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When grace Hooper retired as a rear admiral from the U.S. Navy in 1986, she was the first woman restricted line officer to reach flag rank and, at the age of seventy-nine, the oldest serving officer in the Navy. A mathematician by training who became a computer scientist, the eccentric and outspoken Hoper helped propel the Navy into the computer age. She also was a superb publicist for the Navy, appearing frequently on radio and television and quoted regularly in newspapers and magazines. Yet in spite of all the attention she received, until now "Amazing Grace," as she was called, has never been the subject of a full biography. Kathleen Broome Williams looks at Hooper's entire naval career, from the time she joined the Waves and was sent in 1943 to work on the Mark 1 computer at Harvard, where she became one of the country's first computer programmers. Thanks to this early Navy introduction to computing, the author explains, Hooper had a distinguished civilian career in commercial computing after the war, gaining fame for her part in the creation of COBOL. The admiral's Navy days were far from over, however, and Williams tells how Hopper--already past retirement age--was recalled to active duty at the Pentagon in 1967 to standardize computer-programming languages for Navy computers. Her temporary appointment lasted for nineteen years while she standardized COBOL for the entire department of defense. Based on extensive interviews with colleague and family and on archival material never before examined, this biography not only illuminates Hopper's pioneering accomplishments in a field that came to be dominated by men, but provides a fascinating overview of computing from its beginnings inWorld War II to the late 1980s.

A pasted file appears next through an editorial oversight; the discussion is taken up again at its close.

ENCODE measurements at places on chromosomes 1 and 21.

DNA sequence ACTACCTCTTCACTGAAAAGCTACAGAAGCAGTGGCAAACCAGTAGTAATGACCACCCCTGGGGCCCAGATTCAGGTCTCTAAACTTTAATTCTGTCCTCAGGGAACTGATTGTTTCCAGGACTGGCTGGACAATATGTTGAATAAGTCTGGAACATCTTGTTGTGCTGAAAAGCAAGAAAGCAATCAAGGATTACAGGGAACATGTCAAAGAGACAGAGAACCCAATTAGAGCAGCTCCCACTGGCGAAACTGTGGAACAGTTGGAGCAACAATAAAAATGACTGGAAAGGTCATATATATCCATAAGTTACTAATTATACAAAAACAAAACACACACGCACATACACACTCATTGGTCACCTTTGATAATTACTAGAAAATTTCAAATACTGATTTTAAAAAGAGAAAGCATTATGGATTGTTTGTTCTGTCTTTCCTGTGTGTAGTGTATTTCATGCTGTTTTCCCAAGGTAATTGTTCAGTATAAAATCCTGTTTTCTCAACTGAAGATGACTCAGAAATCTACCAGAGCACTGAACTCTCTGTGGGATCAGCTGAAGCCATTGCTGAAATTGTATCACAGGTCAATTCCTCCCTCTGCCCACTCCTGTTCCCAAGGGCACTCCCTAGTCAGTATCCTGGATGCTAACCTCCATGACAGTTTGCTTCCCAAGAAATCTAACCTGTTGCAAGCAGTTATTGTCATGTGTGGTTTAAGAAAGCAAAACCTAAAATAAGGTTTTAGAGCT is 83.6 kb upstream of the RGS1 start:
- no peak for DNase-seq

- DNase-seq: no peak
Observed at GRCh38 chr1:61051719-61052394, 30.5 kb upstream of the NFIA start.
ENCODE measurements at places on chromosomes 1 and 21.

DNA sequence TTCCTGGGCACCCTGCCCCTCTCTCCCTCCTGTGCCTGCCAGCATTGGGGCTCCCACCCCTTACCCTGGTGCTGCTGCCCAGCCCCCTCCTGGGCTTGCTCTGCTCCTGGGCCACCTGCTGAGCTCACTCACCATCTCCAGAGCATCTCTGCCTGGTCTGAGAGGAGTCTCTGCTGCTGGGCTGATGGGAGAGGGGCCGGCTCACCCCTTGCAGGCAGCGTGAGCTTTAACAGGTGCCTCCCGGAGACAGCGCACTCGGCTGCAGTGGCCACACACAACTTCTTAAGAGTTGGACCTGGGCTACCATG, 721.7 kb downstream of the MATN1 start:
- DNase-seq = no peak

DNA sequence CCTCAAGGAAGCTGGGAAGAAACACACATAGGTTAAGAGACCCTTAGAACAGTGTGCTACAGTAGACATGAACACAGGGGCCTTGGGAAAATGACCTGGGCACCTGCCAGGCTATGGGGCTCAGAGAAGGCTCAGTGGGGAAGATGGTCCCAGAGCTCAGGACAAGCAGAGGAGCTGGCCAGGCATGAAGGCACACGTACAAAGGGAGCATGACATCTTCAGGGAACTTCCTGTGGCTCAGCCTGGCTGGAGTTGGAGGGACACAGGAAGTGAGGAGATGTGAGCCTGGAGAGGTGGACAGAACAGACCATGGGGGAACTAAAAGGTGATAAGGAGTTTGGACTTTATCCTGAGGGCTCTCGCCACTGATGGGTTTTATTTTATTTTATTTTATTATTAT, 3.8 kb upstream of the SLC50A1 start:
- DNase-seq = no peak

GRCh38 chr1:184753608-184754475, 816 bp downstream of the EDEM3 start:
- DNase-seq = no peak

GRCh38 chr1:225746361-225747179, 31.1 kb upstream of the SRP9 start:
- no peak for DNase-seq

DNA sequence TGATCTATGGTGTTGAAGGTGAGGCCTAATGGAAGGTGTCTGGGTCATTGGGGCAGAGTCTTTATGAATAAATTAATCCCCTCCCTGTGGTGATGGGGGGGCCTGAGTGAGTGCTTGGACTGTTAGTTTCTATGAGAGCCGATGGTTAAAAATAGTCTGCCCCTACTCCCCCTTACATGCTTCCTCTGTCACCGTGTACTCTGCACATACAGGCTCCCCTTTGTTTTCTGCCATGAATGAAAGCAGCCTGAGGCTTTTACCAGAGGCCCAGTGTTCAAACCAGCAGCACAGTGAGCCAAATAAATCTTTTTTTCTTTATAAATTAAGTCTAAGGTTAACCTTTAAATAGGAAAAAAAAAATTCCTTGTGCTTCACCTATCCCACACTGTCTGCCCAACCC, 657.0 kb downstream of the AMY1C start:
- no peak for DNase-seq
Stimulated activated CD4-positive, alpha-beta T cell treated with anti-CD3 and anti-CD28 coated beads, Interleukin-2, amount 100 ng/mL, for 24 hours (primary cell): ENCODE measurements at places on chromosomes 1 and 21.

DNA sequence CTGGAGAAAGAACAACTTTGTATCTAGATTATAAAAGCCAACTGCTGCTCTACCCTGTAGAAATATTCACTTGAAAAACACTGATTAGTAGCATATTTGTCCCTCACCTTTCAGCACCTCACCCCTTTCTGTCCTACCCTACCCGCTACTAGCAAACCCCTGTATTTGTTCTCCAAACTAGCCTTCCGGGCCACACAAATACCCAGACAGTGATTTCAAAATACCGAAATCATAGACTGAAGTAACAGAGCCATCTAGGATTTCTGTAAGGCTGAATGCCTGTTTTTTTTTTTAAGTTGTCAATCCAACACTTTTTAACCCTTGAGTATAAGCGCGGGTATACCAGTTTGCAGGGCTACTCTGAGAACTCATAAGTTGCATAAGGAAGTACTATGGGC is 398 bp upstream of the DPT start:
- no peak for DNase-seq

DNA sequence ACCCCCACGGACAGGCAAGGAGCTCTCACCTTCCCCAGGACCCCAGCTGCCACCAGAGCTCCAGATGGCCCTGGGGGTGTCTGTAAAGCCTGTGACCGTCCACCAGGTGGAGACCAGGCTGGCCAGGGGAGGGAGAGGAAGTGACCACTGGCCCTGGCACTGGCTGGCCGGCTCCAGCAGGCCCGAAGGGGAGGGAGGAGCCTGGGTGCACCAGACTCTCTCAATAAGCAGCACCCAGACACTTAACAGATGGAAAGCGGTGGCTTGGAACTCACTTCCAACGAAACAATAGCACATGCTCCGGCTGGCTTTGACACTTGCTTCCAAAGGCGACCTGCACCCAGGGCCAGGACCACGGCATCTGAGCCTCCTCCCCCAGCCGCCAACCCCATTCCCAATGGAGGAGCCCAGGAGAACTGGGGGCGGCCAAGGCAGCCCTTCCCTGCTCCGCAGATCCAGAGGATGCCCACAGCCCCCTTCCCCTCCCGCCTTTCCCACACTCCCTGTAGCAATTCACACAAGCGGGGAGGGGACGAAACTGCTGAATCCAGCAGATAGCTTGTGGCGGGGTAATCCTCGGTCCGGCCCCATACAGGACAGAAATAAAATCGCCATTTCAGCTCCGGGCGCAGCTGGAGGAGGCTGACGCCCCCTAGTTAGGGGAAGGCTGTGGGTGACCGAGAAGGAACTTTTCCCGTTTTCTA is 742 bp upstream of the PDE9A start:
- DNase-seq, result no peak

Hard Charger!

Hard Charger!

Author: James A. Treadway

Publisher: iUniverse

ISBN: 9780595360093

Category: Biography & Autobiography

Page: 324

View: 589